Labor powerbroker Kim Carr has urged the party to think twice before “junking the platform we took to the election” including franking credit reforms and negative gearing.
In an essay published in the John Curtin Research Centre’s journal, Senator Carr warns Labor must not run up the white flag on reform because of the so-called “retiree tax” or adopt a “small target” political strategy.
Senator Carr said voters had a right to be “sceptical” about Labor’s agenda but the party should not revert to the “knuckle-dragging” arguments of opponents.
“The most misleading way of portraying the election result would be to see it as an emphatic rejection of the proposed tax reforms by those materially affected by them,” Senator Carr said.
“On the contrary, the Coalition’s scare tactics about dividend imputation and negative gearing worked best in electorates where voters owned the least number of shares and the fewest investment properties.
“People in the 10 seats that recorded the biggest swings to Labor get four times the amount of franking credits each year as people in the 10 seats that recorded the biggest swings to the Coalition.
“The NSW south coast seat of Gilmore – the only seat Labor won, as opposed to two gained by redistribution – has one of the highest densities of self-funded retirees in the nation.”
Controversially, Senator Carr argues some of the voters who backed the Liberals did so at a personal cost.
“We cannot assume that people will always vote in their best interest,” he said.
“We must understand that voters are entitled to be sceptical about people who insist on telling them what is good for them. That does not mean turning our backs on science and becoming knuckle-draggers. It means that we can’t be arrogant in the assertions we make in arguing our case.”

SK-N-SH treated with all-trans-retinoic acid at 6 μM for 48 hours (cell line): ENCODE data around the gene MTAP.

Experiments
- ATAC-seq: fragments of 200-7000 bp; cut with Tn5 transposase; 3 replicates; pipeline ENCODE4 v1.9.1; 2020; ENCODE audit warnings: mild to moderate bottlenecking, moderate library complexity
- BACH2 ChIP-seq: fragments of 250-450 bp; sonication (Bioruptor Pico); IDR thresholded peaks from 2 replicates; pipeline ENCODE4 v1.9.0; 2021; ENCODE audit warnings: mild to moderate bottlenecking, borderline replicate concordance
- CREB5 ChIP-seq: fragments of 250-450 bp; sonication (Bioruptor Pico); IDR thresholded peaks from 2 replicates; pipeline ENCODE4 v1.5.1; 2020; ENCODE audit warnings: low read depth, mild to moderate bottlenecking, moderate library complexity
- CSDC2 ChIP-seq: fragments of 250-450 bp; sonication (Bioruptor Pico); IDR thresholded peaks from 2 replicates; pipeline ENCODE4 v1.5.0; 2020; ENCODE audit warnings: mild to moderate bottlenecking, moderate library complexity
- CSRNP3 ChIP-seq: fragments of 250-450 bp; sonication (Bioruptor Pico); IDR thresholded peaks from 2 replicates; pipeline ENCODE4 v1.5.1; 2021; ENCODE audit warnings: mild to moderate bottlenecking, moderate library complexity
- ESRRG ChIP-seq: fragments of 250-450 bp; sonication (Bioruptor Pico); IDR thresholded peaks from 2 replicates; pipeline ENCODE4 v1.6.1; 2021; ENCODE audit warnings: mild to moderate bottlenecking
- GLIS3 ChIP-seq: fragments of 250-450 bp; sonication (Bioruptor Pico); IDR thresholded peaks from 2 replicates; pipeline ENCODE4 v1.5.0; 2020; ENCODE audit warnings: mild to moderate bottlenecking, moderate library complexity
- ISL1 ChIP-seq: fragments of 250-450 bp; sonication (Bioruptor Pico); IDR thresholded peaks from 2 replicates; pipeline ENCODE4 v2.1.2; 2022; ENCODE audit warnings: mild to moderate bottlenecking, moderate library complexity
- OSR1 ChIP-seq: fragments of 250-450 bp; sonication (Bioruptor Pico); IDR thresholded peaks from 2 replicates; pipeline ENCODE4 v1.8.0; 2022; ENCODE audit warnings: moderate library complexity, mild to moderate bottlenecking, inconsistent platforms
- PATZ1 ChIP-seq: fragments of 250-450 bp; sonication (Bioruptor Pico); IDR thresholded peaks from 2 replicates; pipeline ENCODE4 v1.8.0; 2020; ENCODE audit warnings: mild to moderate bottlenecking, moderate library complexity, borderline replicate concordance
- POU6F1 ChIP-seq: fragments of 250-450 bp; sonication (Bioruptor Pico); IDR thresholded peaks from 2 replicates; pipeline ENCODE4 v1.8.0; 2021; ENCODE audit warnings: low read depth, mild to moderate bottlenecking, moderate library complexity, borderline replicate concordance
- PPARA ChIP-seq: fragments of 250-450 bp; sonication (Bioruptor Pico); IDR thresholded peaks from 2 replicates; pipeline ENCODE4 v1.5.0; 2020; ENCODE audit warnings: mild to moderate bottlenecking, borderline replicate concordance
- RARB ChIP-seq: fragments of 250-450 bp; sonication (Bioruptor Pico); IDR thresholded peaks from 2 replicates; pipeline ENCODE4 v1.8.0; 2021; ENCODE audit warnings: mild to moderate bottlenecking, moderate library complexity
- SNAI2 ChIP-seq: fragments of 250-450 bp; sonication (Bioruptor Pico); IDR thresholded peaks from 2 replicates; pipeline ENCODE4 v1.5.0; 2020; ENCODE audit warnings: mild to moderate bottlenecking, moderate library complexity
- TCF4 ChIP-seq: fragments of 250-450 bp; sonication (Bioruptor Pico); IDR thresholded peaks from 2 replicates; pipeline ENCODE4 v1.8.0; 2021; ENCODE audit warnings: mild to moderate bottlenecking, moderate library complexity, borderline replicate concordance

Senator Carr argued it was Bill Shorten and Labor’s “messaging” and failure to appeal to working-class voters that was the real issue, not simply policies.
“Does any of this mean that Labor’s redistributive agenda, paid for by reform of the taxation system, was a fundamental mistake?” Senator Carr writes.
“Of course not, but clearly there was a massive failure of messaging.”
Senator Carr said the shock nature of the result, which defied polls, was also prompting a different narrative about a similar result.
“In 2016, Malcolm Turnbull was dismissed as a failure because the Coalition was returned with the thinnest of majorities – 76 seats – yet now Scott Morrison is hailed as a political genius and conservative messiah for winning 77,” he said.
Senator Carr also said it was clear that a big surge for the Liberal Party was not the reason why Mr Morrison won.
“It came from a surge in support for populist parties of the far-right, One Nation and the United Australia Party among blue-collar voters,” he said.
“What does their reluctance to support Labor’s reform agenda tell us about our campaign?
“It says that we paid insufficient attention to the anxieties and insecurities that working-class families have about the future.
“This is about cultural identity as much as it is about economics.”
The far right
Senator Carr writes than in, “an unscrupulous way, the far-right made assertions that were not taken seriously but which magnified Coalition scare tactics about ‘retirement taxes’ and ‘rental taxes’, and blatant lies about ‘death taxes’”.
“It was Trump-like in its absurdity, but it appealed to the darkest elements of Australian political culture – to people who don’t believe that the political system works for them anyway,” he said.
Senator Carr has emerged as a contrarian voice in Anthony Albanese’s caucus after retiring to the backbench following the election loss.
On Tuesday, he raised concerns about the ALP proposing to abandon its opposition to mandatory sentencing in relation to government legislation on child exploitation.
The debate prompted a rare contribution by Labor frontbenchers, including Mr Shorten, Mark Dreyfus, Kristina Keneally, Jason Clare and Joel Fitzgibbon, “effectively all making the argument that the bill is implementing the royal commission, which is a critical part of Labor’s legacy”.
The ALP’s policy platform is clear in its opposition to mandatory sentencing on principle.
Mr Albanese warned MPs that Labor needed to work within the reality that the government had a working majority in the Senate and the bulk of its agenda would pass.